Bathing in Moonlight opens subtly with the hum of gentle organ music, a stained glass window looming high above, and Father Monroe (Raúl Méndez) warmly greeting his congregation as he takes center stage to deliver an allegory. In short, the moral of his story is to extend the perimeters, break down the walls, remove the fences that separate us.
Choosing to open with this world premiere by Nilo Cruz, Director and Artistic Director Emily Mann has committed this season at McCarter Theatre Center to representing playwrights of diversity. Centering around a Cuban-American family in Miami and a priest torn between his two loves, Bathing in Moonlight addresses the conflicts between duty and passion.
Raúl Méndez is captivating as Father Monroe in his struggle to challenge the antiquated rules of the church while surrendering to his strong feelings for one of his parishioners, Marcela (Hannia Guillen), a struggling single mother who he has been assisting financially. As their love unfolds, their passion for each other begins to incite scandal.
Back at home, Marcela struggles to make ends meet supporting her daughter Trini (Katty Velasquez) and mother Martina, played beautifully by the great Priscilla Lopez. Cruz uses Martina, a fading matriarch suffering from some form of dementia, to introduce dream-like tangents to the world of the play as she interacts with her long-deceased husband, Taviano.
Frankie J. Alvarez skillfully portrays both Taviano Sr., Martina’s lost husband, and Taviano Jr., her son recently returned from medical school, ready to add to the family’s bad luck. While some of the other day-to-day drama can become monochromatic, Alvarez brings a standout vigor to his scenes. Similarly in the religious world, Michael Rudko (Bishop Andrew) contributes a fervent plea for Father Monroe to remain in the church, successfully accelerating the essential scenes towards the end of the play.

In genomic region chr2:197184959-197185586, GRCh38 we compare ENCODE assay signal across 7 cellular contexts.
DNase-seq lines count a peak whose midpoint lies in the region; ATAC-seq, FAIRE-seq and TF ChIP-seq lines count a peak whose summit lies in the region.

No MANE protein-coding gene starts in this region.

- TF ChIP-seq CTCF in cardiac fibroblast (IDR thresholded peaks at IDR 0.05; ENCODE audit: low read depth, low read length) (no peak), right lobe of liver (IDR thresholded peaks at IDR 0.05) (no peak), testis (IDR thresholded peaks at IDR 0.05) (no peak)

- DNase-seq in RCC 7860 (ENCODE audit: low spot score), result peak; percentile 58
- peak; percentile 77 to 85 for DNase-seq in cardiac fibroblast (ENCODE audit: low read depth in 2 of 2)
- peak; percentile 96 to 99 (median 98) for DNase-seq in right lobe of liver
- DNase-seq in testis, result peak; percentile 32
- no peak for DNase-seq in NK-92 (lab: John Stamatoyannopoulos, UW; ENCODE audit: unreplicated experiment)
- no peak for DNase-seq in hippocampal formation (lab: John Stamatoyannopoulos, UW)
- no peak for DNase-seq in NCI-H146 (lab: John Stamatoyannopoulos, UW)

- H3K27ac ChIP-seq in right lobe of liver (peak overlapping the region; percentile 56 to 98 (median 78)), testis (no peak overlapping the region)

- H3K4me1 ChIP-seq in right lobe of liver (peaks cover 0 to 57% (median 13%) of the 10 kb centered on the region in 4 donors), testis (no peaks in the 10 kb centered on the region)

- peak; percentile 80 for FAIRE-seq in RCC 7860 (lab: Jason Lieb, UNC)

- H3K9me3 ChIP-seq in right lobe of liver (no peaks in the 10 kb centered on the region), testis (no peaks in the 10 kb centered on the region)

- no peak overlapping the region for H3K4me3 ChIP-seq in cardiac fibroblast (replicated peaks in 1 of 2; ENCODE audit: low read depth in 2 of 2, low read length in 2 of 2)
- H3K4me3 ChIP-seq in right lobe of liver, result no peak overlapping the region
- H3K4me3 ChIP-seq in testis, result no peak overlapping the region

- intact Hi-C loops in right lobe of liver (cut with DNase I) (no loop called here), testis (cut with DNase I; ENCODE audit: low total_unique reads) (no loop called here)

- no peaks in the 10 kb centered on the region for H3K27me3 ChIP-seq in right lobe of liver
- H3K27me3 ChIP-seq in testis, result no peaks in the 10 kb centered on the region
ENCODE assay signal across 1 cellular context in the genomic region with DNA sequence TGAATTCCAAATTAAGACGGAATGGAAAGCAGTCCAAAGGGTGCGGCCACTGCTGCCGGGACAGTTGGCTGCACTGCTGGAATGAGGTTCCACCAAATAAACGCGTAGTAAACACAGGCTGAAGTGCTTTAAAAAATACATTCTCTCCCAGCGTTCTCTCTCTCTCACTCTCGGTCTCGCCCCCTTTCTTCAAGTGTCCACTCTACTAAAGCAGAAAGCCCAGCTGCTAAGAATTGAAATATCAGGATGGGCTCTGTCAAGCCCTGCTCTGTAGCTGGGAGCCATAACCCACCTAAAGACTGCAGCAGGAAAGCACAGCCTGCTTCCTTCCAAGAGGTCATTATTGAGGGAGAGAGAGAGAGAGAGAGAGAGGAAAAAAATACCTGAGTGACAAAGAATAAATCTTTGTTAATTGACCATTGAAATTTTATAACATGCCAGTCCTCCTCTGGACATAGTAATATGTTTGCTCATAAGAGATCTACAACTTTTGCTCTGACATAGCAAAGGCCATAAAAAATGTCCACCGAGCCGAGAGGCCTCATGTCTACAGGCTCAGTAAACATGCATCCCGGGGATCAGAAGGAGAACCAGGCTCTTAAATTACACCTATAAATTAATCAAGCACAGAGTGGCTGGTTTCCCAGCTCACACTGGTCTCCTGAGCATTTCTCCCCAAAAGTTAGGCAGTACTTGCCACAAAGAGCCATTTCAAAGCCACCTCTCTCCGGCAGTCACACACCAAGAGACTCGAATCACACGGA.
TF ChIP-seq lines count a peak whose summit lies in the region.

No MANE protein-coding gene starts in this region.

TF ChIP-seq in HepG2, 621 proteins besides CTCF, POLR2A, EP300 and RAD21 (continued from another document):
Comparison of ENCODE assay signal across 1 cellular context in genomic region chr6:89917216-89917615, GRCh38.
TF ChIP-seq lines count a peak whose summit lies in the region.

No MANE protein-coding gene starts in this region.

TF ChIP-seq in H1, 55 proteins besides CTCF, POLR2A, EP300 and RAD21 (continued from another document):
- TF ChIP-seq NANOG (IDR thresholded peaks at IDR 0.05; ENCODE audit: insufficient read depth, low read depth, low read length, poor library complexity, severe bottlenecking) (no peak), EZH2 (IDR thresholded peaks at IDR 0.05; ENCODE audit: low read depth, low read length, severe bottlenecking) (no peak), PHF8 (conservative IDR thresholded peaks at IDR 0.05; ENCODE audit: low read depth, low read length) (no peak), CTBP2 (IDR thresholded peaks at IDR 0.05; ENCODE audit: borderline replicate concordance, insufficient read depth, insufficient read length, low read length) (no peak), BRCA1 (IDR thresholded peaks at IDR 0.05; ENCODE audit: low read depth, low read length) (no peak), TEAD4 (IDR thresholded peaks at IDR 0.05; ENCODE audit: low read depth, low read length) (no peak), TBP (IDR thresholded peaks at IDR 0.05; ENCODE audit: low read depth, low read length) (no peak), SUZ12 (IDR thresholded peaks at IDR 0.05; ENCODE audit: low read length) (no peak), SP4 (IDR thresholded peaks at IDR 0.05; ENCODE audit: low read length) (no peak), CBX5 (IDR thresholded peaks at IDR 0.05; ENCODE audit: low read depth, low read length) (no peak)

Edward Pierce’s detailed scenic and lighting design assists in the straddling of two worlds; the shadowy, reverent fortress of the church and the vibrant, well-worn family home. Similarly, costume design by Jennifer von Mayrhauser distributes lightness and depth to each character as required, with an especially dreamlike look for Martina and Taviano Sr.’s encounters. Original music and sound design by Darron L. West complete each distinct atmosphere, balancing a lively Miami feeling, a glowing trance, and a deferential worship.
Cruz has the beginning of three interesting stories here, which are naturally connected but don’t seem to always speak to each other. Love life, home life and church life are emotionally separated, even in scandal, and certain family conflicts seem to disappear from one scene to the next without resonance. In spite of being lauded for his poetry and lyrical language, some portions of cumbrous exposition weigh down Cruz’s dialogue throughout.
Bathing in Moonlight addresses the complex issues of forbidden love in a holy vocation and how commitment to family intersects with personal happiness. With an ever-increasing need for diverse voices on stage, Nilo Cruz’s work is a welcomed contribution to the complicated conversations that will continue to extend the existing perimeters.
Running Time: One hour and 45 minutes, with no intermission.